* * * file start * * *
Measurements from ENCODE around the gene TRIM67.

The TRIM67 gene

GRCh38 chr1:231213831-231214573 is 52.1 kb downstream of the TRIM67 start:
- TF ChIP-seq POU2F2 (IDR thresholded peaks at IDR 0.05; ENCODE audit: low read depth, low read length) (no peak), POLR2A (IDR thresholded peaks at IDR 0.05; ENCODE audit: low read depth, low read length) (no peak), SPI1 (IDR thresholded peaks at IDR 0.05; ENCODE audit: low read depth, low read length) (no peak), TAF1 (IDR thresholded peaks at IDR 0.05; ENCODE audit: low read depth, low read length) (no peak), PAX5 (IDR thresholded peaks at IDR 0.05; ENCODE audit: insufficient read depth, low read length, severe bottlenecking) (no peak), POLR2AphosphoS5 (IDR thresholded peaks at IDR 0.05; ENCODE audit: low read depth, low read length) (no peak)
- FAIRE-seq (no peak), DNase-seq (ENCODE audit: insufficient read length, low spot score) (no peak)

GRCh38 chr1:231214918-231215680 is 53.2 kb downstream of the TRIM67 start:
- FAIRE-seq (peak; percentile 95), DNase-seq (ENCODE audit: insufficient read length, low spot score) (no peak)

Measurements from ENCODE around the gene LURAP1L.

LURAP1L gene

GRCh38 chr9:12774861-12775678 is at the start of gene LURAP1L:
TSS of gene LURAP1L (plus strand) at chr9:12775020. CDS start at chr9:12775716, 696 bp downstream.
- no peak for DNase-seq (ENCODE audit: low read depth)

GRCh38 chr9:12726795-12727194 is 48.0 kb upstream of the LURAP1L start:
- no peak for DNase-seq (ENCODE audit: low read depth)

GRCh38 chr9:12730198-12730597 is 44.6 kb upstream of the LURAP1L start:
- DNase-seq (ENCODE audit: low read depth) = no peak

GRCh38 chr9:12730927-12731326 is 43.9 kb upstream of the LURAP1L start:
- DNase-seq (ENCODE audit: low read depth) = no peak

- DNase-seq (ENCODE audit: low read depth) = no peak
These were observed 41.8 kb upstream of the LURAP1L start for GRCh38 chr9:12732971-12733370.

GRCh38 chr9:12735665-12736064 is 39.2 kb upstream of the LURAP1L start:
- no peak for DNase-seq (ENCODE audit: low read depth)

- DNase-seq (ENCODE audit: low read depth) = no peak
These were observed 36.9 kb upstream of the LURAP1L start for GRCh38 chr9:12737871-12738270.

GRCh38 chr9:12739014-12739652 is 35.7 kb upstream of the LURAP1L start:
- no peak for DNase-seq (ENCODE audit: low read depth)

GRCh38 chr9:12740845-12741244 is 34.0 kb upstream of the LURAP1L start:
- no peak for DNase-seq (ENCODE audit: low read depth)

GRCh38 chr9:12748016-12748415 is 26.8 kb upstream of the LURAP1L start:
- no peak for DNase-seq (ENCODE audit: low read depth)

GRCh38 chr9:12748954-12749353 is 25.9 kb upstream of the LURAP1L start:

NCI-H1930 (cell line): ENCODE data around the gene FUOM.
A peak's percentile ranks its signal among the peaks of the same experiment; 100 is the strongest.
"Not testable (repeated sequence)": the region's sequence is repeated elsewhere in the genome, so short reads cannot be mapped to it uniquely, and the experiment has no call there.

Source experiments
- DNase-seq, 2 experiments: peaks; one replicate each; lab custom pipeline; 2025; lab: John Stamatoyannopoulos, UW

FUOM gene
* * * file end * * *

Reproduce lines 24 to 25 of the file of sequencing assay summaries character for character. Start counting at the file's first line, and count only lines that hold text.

These were observed 36.9 kb upstream of the LURAP1L start for GRCh38 chr9:12737871-12738270.

GRCh38 chr9:12739014-12739652 is 35.7 kb upstream of the LURAP1L start: